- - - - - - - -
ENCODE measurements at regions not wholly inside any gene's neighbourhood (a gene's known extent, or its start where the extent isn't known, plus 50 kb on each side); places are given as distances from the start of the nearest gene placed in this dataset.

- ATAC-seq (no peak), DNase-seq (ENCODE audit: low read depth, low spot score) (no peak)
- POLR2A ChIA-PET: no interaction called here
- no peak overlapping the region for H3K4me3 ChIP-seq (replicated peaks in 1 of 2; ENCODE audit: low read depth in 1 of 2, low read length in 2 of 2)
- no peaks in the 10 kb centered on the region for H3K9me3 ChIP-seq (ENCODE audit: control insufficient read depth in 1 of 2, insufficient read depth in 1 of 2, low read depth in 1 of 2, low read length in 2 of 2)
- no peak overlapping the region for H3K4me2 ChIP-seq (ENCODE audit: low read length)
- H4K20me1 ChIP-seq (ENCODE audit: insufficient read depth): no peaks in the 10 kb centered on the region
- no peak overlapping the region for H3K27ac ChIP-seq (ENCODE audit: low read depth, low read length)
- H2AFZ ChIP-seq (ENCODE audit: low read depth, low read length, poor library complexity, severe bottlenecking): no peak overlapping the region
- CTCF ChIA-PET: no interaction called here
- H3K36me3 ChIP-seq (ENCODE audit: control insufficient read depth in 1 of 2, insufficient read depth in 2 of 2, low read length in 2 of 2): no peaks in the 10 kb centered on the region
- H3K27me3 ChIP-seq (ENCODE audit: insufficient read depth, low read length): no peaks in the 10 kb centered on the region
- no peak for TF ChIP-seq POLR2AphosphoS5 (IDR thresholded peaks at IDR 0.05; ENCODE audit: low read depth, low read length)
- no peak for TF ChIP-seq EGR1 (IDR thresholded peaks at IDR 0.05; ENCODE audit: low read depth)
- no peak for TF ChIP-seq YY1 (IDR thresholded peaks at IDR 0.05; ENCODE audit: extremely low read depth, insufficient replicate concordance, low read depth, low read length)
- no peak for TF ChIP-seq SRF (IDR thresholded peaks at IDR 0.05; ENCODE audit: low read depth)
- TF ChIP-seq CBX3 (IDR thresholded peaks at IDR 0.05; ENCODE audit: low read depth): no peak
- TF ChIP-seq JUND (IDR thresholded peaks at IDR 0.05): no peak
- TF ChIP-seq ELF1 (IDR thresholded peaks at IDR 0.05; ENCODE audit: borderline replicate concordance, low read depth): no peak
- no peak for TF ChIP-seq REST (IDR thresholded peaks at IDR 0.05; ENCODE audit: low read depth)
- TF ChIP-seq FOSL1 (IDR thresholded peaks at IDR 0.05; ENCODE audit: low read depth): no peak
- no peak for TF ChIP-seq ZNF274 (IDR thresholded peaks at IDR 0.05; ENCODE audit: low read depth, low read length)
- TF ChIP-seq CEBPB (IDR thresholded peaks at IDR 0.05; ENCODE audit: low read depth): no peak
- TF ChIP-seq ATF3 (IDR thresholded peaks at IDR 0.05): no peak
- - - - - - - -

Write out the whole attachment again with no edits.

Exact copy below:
ENCODE measurements at regions not wholly inside any gene's neighbourhood (a gene's known extent, or its start where the extent isn't known, plus 50 kb on each side); places are given as distances from the start of the nearest gene placed in this dataset.

- ATAC-seq (no peak), DNase-seq (ENCODE audit: low read depth, low spot score) (no peak)
- POLR2A ChIA-PET: no interaction called here
- no peak overlapping the region for H3K4me3 ChIP-seq (replicated peaks in 1 of 2; ENCODE audit: low read depth in 1 of 2, low read length in 2 of 2)
- no peaks in the 10 kb centered on the region for H3K9me3 ChIP-seq (ENCODE audit: control insufficient read depth in 1 of 2, insufficient read depth in 1 of 2, low read depth in 1 of 2, low read length in 2 of 2)
- no peak overlapping the region for H3K4me2 ChIP-seq (ENCODE audit: low read length)
- H4K20me1 ChIP-seq (ENCODE audit: insufficient read depth): no peaks in the 10 kb centered on the region
- no peak overlapping the region for H3K27ac ChIP-seq (ENCODE audit: low read depth, low read length)
- H2AFZ ChIP-seq (ENCODE audit: low read depth, low read length, poor library complexity, severe bottlenecking): no peak overlapping the region
- CTCF ChIA-PET: no interaction called here
- H3K36me3 ChIP-seq (ENCODE audit: control insufficient read depth in 1 of 2, insufficient read depth in 2 of 2, low read length in 2 of 2): no peaks in the 10 kb centered on the region
- H3K27me3 ChIP-seq (ENCODE audit: insufficient read depth, low read length): no peaks in the 10 kb centered on the region
- no peak for TF ChIP-seq POLR2AphosphoS5 (IDR thresholded peaks at IDR 0.05; ENCODE audit: low read depth, low read length)
- no peak for TF ChIP-seq EGR1 (IDR thresholded peaks at IDR 0.05; ENCODE audit: low read depth)
- no peak for TF ChIP-seq YY1 (IDR thresholded peaks at IDR 0.05; ENCODE audit: extremely low read depth, insufficient replicate concordance, low read depth, low read length)
- no peak for TF ChIP-seq SRF (IDR thresholded peaks at IDR 0.05; ENCODE audit: low read depth)
- TF ChIP-seq CBX3 (IDR thresholded peaks at IDR 0.05; ENCODE audit: low read depth): no peak
- TF ChIP-seq JUND (IDR thresholded peaks at IDR 0.05): no peak
- TF ChIP-seq ELF1 (IDR thresholded peaks at IDR 0.05; ENCODE audit: borderline replicate concordance, low read depth): no peak
- no peak for TF ChIP-seq REST (IDR thresholded peaks at IDR 0.05; ENCODE audit: low read depth)
- TF ChIP-seq FOSL1 (IDR thresholded peaks at IDR 0.05; ENCODE audit: low read depth): no peak
- no peak for TF ChIP-seq ZNF274 (IDR thresholded peaks at IDR 0.05; ENCODE audit: low read depth, low read length)
- TF ChIP-seq CEBPB (IDR thresholded peaks at IDR 0.05; ENCODE audit: low read depth): no peak
- TF ChIP-seq ATF3 (IDR thresholded peaks at IDR 0.05): no peak